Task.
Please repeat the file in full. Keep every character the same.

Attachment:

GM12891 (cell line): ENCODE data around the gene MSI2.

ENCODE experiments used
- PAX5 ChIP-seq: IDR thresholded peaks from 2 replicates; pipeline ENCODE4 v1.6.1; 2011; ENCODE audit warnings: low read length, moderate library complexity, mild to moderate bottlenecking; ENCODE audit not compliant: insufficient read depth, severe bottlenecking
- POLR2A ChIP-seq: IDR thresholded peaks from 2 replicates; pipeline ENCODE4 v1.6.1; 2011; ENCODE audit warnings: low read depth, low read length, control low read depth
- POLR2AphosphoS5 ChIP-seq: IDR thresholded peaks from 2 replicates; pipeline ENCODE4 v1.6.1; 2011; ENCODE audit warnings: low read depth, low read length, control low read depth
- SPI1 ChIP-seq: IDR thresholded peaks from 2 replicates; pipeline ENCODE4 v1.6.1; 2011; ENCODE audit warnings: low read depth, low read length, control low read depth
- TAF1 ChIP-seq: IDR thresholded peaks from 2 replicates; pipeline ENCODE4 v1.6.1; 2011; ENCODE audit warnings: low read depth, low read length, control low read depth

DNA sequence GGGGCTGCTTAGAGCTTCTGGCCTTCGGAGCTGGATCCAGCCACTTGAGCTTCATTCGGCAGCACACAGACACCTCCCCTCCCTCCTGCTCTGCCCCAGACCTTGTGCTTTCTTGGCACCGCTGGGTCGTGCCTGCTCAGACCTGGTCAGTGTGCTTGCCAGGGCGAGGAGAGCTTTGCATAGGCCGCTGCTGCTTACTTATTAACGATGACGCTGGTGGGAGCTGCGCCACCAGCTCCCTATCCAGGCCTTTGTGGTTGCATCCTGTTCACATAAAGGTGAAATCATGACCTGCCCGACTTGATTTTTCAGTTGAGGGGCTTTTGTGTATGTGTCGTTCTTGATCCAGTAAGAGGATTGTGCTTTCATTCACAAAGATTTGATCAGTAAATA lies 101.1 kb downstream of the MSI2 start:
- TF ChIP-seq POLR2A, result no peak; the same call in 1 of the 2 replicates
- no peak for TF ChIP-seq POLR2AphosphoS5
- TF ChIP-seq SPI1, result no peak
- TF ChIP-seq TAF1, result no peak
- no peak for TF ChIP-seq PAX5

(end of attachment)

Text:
GM12891 (cell line): ENCODE data around the gene MSI2.

ENCODE experiments used
- PAX5 ChIP-seq: IDR thresholded peaks from 2 replicates; pipeline ENCODE4 v1.6.1; 2011; ENCODE audit warnings: low read length, moderate library complexity, mild to moderate bottlenecking; ENCODE audit not compliant: insufficient read depth, severe bottlenecking
- POLR2A ChIP-seq: IDR thresholded peaks from 2 replicates; pipeline ENCODE4 v1.6.1; 2011; ENCODE audit warnings: low read depth, low read length, control low read depth
- POLR2AphosphoS5 ChIP-seq: IDR thresholded peaks from 2 replicates; pipeline ENCODE4 v1.6.1; 2011; ENCODE audit warnings: low read depth, low read length, control low read depth
- SPI1 ChIP-seq: IDR thresholded peaks from 2 replicates; pipeline ENCODE4 v1.6.1; 2011; ENCODE audit warnings: low read depth, low read length, control low read depth
- TAF1 ChIP-seq: IDR thresholded peaks from 2 replicates; pipeline ENCODE4 v1.6.1; 2011; ENCODE audit warnings: low read depth, low read length, control low read depth

DNA sequence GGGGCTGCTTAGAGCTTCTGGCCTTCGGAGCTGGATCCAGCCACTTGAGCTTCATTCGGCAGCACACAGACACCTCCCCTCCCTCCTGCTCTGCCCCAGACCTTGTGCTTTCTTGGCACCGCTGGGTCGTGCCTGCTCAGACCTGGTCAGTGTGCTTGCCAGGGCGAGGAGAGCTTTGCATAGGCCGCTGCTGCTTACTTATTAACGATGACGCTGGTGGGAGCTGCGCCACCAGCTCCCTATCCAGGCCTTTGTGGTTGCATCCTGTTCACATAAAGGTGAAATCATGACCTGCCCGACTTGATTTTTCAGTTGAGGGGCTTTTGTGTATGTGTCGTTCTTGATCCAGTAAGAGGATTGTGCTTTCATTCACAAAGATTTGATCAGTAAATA lies 101.1 kb downstream of the MSI2 start:
- TF ChIP-seq POLR2A, result no peak; the same call in 1 of the 2 replicates
- no peak for TF ChIP-seq POLR2AphosphoS5
- TF ChIP-seq SPI1, result no peak
- TF ChIP-seq TAF1, result no peak
- no peak for TF ChIP-seq PAX5